Case Report

Gower sign positive muscle weakness in a patient with short stature and hypophosphatemia


Omyma Sabir*, Abdelaziz Elamin*, Mohamed Elabyad*


A 17-year-old Sudanese patient presented with short stature, generalized body aches, and proximal muscle weakness. He was seen by two orthopedic surgeons and an adult neurologist and misdiagnosed as having benign bone cysts, osteomalacia and Duchenne muscular dystrophy. In fact, he was suffering from severe hypophosphatemia, which manifest by unusual presentation. The diagnostic pitfalls are explained and the importance of urinalysis and measurement of bone minerals are emphasized.


Keywords: Renal tubular acidosis, Fanconi syndrome, Rickets.



Phosphorus is an inorganic anion. Most of the phosphorus in the human body is in the bone and the intracellular compartment. The plasma concentration of phosphorus is age dependent and does not reflect the total body stores because only 1% of phosphorus is found in the extracellular compartment. Children have higher concentrations of plasma phosphorus compared to adults because they have greater need for phosphorus to facilitate physical growth. Phosphorus as a component of ATP and other tri-nucleotides is critical for cellular energy metabolism. It is necessary for nucleic acid synthesis, and for formation of phospho-lipids, which is part of cell membranes and other structures. Along with calcium, phosphorus is an essential component of bone, and it is necessary for proper mineralization 1-4. Through it is synergistic and reciprocal integration with calcium, phosphorus affects the action potential of skeletal muscles and its contractions. Hypophosphatemia is caused by tubular renal defects, hyperparathyroidism and nutritional factors 5-9. When severe it manifest as rickets with hypotonia and muscle weakness 10-11. Below we describe in details the clinical problem of a young patient with hypophosphatemia, who was misdiagnosed and under treated because of unusual presentation.


Case History:

A previously healthy 17-year-old adolescent boy from Northern Sudan presented with difficulty in standing from sitting position for one year prior to admission, to Gaffer Ibn Auf Children Teaching Hospital in Khartoum. This condition was not associated with muscle or joint pain, morning stiffness, fever or skin rash. No post-exertional cramps or exercise intolerance. No symptoms related to the central or peripheral nervous system. It was not preceded by trauma and not affecting his walking so he did not seek medical advice at that time. Two months later he developed pain in his right ankle, moderate in severity, not associated with swelling or changes on the skin overlying the joint. It was neither related or affected by movement, nor associated or preceded by fever or trauma.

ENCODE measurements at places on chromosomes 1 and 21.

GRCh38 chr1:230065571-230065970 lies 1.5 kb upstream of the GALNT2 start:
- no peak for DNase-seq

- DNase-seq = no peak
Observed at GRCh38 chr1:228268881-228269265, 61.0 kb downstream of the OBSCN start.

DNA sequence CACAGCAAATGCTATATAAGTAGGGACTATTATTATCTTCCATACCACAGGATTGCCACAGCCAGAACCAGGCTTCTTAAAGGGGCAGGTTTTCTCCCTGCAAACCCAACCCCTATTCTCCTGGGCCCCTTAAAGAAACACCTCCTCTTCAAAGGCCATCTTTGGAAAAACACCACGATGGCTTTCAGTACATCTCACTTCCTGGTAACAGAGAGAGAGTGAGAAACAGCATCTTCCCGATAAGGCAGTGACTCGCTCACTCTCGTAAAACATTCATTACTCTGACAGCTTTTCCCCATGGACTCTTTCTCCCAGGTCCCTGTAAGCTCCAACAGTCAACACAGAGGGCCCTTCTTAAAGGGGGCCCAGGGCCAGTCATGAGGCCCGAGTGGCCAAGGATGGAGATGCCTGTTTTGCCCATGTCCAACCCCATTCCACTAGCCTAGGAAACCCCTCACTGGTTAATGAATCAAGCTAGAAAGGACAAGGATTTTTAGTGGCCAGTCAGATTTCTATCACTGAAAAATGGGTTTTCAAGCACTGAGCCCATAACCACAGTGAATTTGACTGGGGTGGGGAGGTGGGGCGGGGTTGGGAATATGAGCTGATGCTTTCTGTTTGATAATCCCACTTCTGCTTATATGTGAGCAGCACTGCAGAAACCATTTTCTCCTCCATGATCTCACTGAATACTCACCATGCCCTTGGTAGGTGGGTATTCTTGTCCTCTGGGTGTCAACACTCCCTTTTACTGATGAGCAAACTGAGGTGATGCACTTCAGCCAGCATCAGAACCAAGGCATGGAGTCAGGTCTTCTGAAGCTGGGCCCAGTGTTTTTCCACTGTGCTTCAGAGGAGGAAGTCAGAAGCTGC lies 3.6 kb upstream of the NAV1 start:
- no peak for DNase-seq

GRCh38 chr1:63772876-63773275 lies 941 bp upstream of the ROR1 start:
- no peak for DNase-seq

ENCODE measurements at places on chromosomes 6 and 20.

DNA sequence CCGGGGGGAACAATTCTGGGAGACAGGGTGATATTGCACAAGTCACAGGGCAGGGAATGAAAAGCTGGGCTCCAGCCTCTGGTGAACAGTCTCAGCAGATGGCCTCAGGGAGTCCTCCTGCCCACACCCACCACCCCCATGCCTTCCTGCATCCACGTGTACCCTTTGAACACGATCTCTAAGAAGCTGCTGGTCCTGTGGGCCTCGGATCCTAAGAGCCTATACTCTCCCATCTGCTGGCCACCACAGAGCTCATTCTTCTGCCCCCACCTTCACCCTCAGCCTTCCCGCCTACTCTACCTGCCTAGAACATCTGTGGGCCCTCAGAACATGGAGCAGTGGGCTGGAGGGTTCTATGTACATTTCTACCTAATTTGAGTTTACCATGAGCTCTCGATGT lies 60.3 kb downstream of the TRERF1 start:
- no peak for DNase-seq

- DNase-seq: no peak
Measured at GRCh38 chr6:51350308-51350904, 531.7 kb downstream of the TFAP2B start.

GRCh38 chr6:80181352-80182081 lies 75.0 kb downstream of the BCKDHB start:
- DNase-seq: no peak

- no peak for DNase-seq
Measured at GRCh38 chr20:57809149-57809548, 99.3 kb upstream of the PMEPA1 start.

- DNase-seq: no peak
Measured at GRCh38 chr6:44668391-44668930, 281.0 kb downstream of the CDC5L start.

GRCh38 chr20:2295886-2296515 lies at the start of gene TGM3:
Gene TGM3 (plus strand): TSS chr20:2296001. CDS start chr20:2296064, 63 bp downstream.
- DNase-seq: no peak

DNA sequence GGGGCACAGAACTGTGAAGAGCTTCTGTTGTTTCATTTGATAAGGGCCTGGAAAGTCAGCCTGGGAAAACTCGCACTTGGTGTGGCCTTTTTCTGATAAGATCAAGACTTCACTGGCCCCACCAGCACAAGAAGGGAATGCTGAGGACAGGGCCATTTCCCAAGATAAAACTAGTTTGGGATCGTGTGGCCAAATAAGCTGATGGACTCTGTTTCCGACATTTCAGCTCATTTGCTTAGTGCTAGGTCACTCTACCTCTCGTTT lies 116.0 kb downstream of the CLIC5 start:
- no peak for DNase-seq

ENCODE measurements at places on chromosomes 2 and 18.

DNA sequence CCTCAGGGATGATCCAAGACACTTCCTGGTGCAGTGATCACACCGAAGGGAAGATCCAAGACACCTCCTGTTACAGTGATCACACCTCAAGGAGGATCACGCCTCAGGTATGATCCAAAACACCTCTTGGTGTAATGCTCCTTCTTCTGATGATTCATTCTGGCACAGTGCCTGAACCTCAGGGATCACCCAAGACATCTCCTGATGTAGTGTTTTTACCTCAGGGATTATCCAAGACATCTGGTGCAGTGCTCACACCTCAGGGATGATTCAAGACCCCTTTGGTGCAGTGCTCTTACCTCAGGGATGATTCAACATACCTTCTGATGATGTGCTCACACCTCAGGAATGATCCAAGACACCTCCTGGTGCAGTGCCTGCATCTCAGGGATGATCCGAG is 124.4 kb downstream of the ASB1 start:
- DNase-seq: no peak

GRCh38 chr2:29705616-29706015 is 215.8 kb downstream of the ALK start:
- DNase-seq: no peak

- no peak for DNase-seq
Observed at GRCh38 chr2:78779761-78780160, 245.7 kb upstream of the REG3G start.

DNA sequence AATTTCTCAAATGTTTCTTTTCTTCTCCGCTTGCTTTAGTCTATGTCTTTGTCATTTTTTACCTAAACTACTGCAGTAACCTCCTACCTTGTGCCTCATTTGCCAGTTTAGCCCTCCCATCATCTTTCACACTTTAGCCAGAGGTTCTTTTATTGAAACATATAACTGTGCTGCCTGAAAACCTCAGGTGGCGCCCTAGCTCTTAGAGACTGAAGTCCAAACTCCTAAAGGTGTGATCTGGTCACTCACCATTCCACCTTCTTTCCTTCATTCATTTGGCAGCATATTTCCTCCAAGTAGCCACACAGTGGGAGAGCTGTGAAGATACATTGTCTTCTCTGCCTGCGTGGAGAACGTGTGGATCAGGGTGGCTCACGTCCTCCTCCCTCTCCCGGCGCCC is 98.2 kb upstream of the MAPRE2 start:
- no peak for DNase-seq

He presented first to the orthopedic department at the nearby regional hospital where he was investigated for his right ankle problem. The tests done include plain x-ray followed by a contrast-free axial and coronal CT of the right ankle. The films showed multiple lytic changes with sclerotic margins involving the distal metaphysis and epiphysis of the tibia and fibula. The report described presence of bone cyst and suggested infiltrative bone pathology (fig.1and 2).




                                                 Fig.1: X-ray Rt. Ankle





                                             Fig.2:CT. Rt. Ankle



Afterwards a radio-isotope bone scan and bone biopsy were requested. Three phase bone scan was done with 333 MBq of Tc-99m MDP and showed abnormal increased uptake of radioactivity in the blood vessels around the joints and delayed images of both feet suggestive of reflex sympathetic osteodystrophy. Also focal increased uptake was noted in both 8th ribs and the right 6th rib posteriorly (Fig 3 and 4).

The radiologist, in his report, attributed the focal lesions to trauma rather than infection, but he commented that metabolic bone diseases like osteomalacia and hyperparathyroidism needs to be excluded.  At that point, the surgeon decided to operate on his right ankle. The bone cyst was excised and sent for histopathology. The lab report read benign bone degeneration with no evidence of malignancy or chronic inflammation.




                                                                   Fig 3.



                                                                 Fig 4.

                          Fig. 3 & 4: Three phase bone scan with 333 MDPq of Tc-99m MDP.



 After the surgical operation the patient confined himself to bed for two days then he started to walk with support for ten days with difficulty in standing from sitting position. Thereafter, his condition became worse; he could not stand or walk or squat freely and he felt significant pain in both hips and knees with each effort done to move his